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Acute telogen effluvium

Telogen effluvium is condition when the hair stops growing and shed. Excessive amounts of hair may switch from growth phase (anagen phase) to dormancy (telogen phase). After several months, this problem results in condition known as telogen effluvium. This condition can be either acute or chronic, depending on how long it lasts. Acute telogen effluvium last up to 6 months, while longer (6 months or more) or persistent shedding of the hair is identified as chronic telogen effluvium. Chronic process is more likely to be seen in females, newborns and babies, especially to the end of their first year.

Healthy young person has about 90% of the hair in anagen phase and some 10% in telogen phase, while about 1% will be in transitional phase (catagen) of hair growth. So, for a healthy and completely normal person, it is OK to shed about 100 hairs every day. Things can be different for people diagnosed with telogen effluvium, since their hair is shedding much more than normal. It doesn’t have to include all hairs on the scalp and people suffering from this problem usually have less than 50% of the hair involved in this process.

Causes of Telogen Effluvium

Systemic problems in the body are known to lead to development of telogen effluvium. This is not something you could get using topical medications, but no one can be actually sure what exactly causes delayed shedding of the hair.

Some women may experience this condition several months after giving birth to a child, which is associated with hormonal changes happening in the body. In general, this resolves on its own after maximally one year.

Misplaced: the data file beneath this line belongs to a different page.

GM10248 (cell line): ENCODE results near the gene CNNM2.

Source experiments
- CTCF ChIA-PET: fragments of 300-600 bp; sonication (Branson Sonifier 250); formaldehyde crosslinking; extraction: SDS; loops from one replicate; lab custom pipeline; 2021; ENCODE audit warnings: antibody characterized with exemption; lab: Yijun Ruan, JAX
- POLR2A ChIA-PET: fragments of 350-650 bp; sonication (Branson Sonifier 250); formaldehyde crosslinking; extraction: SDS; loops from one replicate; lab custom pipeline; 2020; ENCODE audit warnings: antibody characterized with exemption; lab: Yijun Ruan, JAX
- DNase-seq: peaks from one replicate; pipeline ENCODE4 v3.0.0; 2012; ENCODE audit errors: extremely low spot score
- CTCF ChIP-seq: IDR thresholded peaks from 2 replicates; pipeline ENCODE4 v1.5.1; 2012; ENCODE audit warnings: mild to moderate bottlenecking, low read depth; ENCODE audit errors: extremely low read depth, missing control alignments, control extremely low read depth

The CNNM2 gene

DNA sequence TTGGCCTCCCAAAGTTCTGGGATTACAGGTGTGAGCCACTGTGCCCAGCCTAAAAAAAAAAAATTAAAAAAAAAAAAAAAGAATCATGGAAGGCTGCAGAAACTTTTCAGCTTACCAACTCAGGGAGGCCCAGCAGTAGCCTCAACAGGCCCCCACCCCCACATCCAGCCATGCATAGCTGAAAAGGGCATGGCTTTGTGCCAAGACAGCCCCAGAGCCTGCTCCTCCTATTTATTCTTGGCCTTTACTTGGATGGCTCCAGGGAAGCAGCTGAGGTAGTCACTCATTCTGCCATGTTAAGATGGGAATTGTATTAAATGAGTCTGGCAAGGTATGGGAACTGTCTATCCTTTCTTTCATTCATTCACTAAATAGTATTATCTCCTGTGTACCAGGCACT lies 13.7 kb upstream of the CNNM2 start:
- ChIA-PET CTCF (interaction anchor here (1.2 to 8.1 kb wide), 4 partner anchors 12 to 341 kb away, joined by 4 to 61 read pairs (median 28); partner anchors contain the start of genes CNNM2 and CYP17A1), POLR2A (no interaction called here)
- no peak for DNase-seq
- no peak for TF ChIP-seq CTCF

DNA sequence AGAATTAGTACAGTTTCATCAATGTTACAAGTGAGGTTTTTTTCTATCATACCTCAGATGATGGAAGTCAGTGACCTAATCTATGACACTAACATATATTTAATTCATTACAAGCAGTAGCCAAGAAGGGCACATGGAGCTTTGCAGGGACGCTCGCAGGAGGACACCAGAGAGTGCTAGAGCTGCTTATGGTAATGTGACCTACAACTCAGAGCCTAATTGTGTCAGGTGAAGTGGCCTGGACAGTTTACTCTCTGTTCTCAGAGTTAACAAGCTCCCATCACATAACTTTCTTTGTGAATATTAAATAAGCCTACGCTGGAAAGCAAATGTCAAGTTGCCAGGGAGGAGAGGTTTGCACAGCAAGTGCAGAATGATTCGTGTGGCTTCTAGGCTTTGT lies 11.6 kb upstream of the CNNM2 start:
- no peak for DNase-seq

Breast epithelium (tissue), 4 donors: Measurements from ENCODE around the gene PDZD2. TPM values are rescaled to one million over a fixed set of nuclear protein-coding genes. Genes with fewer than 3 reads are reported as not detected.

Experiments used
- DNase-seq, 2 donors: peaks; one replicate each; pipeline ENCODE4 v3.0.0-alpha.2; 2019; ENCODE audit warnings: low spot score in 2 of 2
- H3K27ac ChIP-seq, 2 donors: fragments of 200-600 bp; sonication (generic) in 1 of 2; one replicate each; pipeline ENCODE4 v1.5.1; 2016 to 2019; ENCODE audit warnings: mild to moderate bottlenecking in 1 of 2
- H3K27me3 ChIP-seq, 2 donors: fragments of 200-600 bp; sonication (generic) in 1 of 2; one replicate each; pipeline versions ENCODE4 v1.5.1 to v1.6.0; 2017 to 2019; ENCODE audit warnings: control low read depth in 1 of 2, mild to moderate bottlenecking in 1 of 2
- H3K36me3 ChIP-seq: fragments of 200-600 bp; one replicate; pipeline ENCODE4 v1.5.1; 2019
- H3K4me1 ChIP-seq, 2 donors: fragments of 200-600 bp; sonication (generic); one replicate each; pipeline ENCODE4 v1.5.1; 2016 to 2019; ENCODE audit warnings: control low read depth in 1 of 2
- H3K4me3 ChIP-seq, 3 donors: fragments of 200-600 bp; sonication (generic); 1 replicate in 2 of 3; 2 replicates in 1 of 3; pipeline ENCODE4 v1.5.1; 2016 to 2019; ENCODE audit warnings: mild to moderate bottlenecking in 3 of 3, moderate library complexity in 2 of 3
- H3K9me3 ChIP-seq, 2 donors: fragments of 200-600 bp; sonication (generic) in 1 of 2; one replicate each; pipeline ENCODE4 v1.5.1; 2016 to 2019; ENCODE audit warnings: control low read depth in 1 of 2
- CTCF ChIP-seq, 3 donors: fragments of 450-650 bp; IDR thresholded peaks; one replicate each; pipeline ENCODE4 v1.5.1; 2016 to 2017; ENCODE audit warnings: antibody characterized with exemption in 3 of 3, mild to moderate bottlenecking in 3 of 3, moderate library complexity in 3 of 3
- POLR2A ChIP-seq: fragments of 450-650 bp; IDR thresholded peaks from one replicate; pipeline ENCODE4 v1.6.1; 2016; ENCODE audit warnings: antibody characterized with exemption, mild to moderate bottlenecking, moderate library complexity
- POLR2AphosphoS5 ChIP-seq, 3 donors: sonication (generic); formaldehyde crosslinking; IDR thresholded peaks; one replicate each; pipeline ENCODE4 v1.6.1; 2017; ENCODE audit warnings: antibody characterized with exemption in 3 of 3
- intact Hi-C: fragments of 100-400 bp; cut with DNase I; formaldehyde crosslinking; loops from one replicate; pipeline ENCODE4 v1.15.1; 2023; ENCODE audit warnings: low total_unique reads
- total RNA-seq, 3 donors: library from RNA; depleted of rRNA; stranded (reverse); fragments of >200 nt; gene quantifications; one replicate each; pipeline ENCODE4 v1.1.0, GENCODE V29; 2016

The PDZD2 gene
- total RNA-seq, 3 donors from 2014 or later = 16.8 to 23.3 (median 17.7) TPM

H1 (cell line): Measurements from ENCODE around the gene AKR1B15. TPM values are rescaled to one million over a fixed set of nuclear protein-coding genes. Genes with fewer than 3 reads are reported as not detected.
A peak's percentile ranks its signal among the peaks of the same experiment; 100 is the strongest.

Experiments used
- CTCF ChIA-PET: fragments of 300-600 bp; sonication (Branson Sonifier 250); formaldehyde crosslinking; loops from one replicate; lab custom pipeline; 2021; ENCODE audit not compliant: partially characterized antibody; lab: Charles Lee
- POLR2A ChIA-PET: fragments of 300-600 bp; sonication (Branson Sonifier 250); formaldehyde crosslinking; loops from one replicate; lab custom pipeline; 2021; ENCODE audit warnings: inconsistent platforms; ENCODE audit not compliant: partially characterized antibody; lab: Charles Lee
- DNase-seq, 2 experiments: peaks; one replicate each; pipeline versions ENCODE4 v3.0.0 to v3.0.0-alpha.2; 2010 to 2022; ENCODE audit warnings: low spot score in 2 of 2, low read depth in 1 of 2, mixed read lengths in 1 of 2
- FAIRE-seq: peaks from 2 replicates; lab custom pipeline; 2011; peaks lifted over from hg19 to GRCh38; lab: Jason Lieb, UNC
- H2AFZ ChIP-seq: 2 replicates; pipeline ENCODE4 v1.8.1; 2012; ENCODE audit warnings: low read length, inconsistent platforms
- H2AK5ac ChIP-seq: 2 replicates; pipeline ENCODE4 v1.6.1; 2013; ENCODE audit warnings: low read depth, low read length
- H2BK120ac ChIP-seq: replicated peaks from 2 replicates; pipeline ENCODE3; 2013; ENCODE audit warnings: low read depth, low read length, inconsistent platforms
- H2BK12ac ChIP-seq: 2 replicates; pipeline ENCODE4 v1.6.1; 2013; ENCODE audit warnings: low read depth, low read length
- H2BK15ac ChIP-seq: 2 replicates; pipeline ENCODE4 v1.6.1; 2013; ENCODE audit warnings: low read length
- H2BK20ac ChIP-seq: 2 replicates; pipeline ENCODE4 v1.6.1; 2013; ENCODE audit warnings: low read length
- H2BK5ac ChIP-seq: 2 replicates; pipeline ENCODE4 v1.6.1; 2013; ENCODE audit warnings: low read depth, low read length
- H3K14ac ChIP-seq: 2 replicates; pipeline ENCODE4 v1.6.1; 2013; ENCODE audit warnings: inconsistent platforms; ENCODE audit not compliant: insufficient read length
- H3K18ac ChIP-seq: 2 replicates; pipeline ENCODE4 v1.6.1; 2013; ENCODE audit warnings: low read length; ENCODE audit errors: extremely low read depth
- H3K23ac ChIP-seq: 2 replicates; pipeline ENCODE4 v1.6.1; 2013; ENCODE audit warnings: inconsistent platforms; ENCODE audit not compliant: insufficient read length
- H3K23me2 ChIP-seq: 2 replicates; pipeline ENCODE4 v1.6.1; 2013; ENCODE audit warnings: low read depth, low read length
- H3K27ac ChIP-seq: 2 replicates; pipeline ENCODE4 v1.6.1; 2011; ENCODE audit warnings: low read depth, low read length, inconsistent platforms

Telogen effluvium may also be caused by different diseases, physical traumas, surgeries, heavy metal poisoning, serious loss of blood, anemia, thyroid problems (over or under active thyroid gland) or some serious psychological stress. Crash diet and menopause may also lead to excessive shedding of the hair several months later. Other conditions that might be associated with this hair problem are: jet lag, job changes, immunization and the use of certain medications. Some chronic diseases may also affect your body and hair and lead to telogen effluvium, especially systemic lupus erythematosus, liver problems and end stage renal disease.

How to Treat It?

In real life, acute telogen effluvium is completely normal process. Because of that, patients usually need some reassurance that everything is going to be all right. This is just premature and synchronized process of shedding of large amounts of hair follicles and it usually resolves without any treatment.
If there is something identified to have started this process it should be either discontinued (drugs) or treated appropriately (conditions or diseases). In all other cases, when there is nothing pathological about the shedding of your hair, rest assured it will grow again and you will have all your hair in some 6 to 12 months time.

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